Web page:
If you're drinkers (or know drinkers), I'd take a few, slice them up & put in some vodka (I've seen ratios of 3 chiles to 2 cups of vodka, but I think whatever you decide works) and infuse for a couple of weeks. Or, if you're crazy, infuse some tequila. The vodka would be delicious in Bloody Marys & the tequila in ... anything that is good with tequila.

I'd probably also do a fresh pickle (you could probably skip the onions -- recipe is just an example), although those only keep about a month.
posted by darksong at 7:20 PM on September 7 [3 favorites]


Two of my favorites:

Green chile cream cheese on a (optionally green chile) bagel.

New Mexican Hawaiian pizza: ham, pineapple, and, you guessed it, the green stuff!
posted by ellenaim at 8:04 PM on September 7


Our local market goes HATCH CHILE MAD -- it's fun! -- and they put it them in potato salad, which I highly recommend.
posted by Countess Sandwich at 8:19 PM on September 7


Central Market does a Hatch Chili Sorbet in various different combos - my favorite was the mango/hatch. I hate to recommend a Sandra Lee recipe, but this can't be far from what they do. I'd maybe do half a small chile and try the taste before freezing, so you can adjust the taste according to spicy preference.
posted by theweasel at 8:28 PM on September 7


You can roast on grill or in oven. Placing in paper bag to allow to steam after grilling will improve peal-ability. Please use gloves unless you want your hands to burn for 24-48 hours afterward
posted by Pressed Rat at 8:36 PM on September 7


I used some of those roasted chiles to make Chile vodka as well. It was awesome would recommend! Since then I've roasted a bunch of other peppers in the oven, though not in the bulk you're looking at. Agreed that when you do roast them though wear gloves!
posted by Carillon at 9:22 PM on September 7


Seconding pickling them. I like me some chiles, but 5 pounds is a lot, but if you're up to the task of pickling them, you can be enjoying them for the next year or two.

Or freeze them.
posted by Candleman at 9:23 PM on September 7


I used a torch and blackened them, then rubbed them with a paper towel to get the skin off. On a beyond burger, in a taco, just straight off the cutting board, all good.
posted by Huck500 at 9:34 PM on September 7


Seconding freezing at least a portion, so nothing goes to waste and you'll have them at hand for a long time. Chiles freeze just fine.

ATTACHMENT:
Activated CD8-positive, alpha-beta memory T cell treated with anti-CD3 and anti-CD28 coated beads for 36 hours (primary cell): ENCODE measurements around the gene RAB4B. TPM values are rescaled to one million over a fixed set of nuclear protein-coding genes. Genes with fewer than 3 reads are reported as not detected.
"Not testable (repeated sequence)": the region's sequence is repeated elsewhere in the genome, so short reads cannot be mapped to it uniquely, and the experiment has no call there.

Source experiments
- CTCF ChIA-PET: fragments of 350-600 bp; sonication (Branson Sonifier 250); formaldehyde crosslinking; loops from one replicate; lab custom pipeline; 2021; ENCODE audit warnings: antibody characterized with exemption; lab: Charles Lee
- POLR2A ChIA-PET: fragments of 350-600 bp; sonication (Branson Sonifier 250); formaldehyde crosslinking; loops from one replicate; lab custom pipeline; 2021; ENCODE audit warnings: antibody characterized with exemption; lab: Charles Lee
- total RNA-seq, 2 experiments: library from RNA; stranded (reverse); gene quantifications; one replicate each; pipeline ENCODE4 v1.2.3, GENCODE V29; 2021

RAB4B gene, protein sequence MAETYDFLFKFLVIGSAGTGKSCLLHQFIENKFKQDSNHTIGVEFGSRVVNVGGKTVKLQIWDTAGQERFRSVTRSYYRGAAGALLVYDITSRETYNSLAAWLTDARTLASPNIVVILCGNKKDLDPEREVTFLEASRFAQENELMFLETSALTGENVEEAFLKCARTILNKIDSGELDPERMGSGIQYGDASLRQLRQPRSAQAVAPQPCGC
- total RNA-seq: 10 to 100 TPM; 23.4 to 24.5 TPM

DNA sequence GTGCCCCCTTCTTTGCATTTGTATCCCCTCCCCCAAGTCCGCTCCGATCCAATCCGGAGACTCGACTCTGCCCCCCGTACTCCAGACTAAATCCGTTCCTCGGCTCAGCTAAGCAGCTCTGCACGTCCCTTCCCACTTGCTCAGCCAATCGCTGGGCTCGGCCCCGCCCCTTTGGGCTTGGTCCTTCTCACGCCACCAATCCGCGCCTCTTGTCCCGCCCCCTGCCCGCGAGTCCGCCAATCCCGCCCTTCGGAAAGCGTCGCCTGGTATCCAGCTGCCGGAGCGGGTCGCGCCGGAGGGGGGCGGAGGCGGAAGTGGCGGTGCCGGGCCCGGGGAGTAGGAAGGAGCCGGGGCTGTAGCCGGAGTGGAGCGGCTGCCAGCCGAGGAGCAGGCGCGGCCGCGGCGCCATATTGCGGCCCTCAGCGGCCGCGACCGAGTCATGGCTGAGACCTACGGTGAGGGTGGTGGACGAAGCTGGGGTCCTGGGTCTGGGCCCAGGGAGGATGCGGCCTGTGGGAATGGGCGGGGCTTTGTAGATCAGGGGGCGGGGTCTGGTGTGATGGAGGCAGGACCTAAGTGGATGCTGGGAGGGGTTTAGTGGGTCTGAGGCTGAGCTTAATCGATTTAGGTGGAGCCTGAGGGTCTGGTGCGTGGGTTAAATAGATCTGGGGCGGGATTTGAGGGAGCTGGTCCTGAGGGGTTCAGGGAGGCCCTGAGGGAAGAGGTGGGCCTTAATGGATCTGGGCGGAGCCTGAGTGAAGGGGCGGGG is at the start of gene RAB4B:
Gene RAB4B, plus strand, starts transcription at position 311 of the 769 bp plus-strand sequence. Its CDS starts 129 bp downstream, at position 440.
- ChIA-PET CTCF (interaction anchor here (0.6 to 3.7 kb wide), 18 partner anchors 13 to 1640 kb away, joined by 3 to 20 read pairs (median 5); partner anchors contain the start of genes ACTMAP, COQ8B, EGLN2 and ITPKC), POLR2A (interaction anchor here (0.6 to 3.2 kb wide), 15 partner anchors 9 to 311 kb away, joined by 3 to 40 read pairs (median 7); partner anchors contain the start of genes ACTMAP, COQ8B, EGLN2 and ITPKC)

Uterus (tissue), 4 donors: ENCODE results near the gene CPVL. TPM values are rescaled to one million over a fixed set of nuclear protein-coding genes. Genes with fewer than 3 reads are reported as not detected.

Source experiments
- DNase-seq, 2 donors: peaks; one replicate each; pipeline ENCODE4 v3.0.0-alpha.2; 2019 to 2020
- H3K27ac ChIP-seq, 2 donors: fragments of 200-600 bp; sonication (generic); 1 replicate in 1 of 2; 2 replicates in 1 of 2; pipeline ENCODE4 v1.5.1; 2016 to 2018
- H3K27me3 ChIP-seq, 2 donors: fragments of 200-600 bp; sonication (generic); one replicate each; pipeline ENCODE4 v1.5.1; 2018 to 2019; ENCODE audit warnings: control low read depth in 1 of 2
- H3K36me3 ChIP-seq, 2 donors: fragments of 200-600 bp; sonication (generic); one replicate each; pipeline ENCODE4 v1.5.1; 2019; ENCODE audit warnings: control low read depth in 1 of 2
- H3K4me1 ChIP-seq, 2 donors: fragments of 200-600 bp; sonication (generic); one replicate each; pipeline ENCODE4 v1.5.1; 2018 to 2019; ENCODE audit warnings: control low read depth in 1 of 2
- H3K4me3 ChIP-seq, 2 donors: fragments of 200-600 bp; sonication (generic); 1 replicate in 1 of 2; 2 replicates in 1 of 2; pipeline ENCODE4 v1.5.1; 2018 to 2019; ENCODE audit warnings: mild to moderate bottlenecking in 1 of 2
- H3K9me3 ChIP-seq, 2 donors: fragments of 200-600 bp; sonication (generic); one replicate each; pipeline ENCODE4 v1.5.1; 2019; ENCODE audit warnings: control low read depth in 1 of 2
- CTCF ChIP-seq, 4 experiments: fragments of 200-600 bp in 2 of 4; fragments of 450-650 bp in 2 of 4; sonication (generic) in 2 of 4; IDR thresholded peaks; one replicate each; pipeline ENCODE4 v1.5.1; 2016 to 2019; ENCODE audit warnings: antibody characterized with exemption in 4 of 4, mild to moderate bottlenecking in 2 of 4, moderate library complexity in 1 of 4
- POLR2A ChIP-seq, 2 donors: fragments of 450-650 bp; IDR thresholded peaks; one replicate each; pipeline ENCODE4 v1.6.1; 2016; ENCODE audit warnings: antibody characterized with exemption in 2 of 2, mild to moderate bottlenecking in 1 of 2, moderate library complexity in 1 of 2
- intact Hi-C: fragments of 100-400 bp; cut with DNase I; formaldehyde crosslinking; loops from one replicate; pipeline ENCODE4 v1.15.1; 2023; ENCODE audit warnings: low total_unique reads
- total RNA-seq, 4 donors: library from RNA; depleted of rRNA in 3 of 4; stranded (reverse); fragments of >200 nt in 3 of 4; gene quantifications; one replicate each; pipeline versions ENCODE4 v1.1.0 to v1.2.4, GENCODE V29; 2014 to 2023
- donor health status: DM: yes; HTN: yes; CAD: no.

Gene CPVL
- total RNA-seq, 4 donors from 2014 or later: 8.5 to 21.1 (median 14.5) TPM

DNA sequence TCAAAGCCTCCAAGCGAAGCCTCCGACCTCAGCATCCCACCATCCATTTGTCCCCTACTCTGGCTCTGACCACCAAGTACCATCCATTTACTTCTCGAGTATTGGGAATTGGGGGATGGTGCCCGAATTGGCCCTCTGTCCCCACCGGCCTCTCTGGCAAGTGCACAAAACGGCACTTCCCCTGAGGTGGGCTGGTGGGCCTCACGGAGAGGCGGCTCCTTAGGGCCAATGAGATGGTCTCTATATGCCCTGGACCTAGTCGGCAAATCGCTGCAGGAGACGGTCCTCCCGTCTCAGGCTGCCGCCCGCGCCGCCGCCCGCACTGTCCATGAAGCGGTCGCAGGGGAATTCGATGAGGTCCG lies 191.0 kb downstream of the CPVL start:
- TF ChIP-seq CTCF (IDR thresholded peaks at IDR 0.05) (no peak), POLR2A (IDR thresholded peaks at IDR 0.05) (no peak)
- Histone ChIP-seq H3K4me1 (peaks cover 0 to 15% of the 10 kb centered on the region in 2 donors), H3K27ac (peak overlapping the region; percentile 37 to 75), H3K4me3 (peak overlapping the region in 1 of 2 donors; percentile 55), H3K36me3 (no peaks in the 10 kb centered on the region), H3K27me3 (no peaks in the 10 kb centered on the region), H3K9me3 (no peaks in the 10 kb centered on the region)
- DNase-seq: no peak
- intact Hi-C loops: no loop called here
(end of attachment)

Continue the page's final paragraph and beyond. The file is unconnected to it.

posted by Too-Ticky at 1:26 AM on September 8


Supremely delicious magic sandwich:

Cut chiles in half vertically and then trim so you get two big flattish pieces of chile. Get slightly underripe peaches and cut in half, removing pit, then cut again horizontally so you have two rings and two little bowl shaped pieces of approximately equal thickness.

Grill your peaches and chiles. If you have a grill pan it is easier. You want to get good marks on the peaches but don't let the sugar totally burn up, keep an eye on them. The chiles are good at pretty much any level of doneness, imo.

Get some good slices of robust bread, brush with olive oil and sprinkle with a bit of salt. Put the bread on the grill to toast. Flip to toast the other sides. Slice fresh mozzarella and place on your flipped bread, then slide the hot peaches and chiles on top of that to make it all melty. Apply remaining bread slice to top, remove from heat and sit on your hands so you don't burn yourself picking it up. Oh man so good, aaahhhh
posted by Mizu at 3:29 AM on September 8 [1 favorite]


I recently got some Hatch and other chiles in my farm box in a week that I was not going to be able to do anything really great with them and it was too hot even late at night to stand in front of a grill, so I did them under the broiler, with the rack a little bit on the low side so they had to sit for a good many minutes to work up a char. Froze all but one skin-on, used the remaining in a hastily-improvised Hatch dirty rice dish and it was great.
posted by Lyn Never at 8:17 AM on September 8 [1 favorite]